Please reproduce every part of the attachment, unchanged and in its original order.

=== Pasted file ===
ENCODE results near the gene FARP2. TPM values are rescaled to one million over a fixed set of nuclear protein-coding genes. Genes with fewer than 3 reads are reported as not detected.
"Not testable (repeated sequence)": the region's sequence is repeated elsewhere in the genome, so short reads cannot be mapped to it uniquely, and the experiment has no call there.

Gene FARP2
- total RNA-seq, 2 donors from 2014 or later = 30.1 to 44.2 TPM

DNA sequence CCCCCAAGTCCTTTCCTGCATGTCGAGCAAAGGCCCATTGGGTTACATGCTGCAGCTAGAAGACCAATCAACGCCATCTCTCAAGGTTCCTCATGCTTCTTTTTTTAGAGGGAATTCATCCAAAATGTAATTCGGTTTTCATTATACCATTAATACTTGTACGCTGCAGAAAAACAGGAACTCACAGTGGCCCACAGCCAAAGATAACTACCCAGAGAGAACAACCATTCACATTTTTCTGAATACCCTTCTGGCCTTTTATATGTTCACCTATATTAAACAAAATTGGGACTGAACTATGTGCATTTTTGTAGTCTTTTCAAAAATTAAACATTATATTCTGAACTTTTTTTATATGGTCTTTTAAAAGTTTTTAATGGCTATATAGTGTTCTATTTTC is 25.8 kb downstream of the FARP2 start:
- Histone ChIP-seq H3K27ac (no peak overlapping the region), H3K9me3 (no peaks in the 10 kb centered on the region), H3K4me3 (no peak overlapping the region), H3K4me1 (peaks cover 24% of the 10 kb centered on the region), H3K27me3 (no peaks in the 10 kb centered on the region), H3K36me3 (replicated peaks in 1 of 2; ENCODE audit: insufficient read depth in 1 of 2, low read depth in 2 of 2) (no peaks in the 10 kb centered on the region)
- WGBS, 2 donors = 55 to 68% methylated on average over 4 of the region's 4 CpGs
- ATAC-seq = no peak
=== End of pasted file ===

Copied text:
ENCODE results near the gene FARP2. TPM values are rescaled to one million over a fixed set of nuclear protein-coding genes. Genes with fewer than 3 reads are reported as not detected.
"Not testable (repeated sequence)": the region's sequence is repeated elsewhere in the genome, so short reads cannot be mapped to it uniquely, and the experiment has no call there.

Gene FARP2
- total RNA-seq, 2 donors from 2014 or later = 30.1 to 44.2 TPM

DNA sequence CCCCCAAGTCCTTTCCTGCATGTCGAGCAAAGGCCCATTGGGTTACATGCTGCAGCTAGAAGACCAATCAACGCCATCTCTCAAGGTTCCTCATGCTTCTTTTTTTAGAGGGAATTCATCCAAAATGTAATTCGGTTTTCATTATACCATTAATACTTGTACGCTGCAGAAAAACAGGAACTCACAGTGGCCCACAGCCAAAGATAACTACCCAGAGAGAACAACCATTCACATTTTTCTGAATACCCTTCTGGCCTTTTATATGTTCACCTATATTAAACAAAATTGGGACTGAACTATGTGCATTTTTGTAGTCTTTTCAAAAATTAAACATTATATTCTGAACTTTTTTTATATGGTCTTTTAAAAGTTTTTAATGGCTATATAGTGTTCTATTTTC is 25.8 kb downstream of the FARP2 start:
- Histone ChIP-seq H3K27ac (no peak overlapping the region), H3K9me3 (no peaks in the 10 kb centered on the region), H3K4me3 (no peak overlapping the region), H3K4me1 (peaks cover 24% of the 10 kb centered on the region), H3K27me3 (no peaks in the 10 kb centered on the region), H3K36me3 (replicated peaks in 1 of 2; ENCODE audit: insufficient read depth in 1 of 2, low read depth in 2 of 2) (no peaks in the 10 kb centered on the region)
- WGBS, 2 donors = 55 to 68% methylated on average over 4 of the region's 4 CpGs
- ATAC-seq = no peak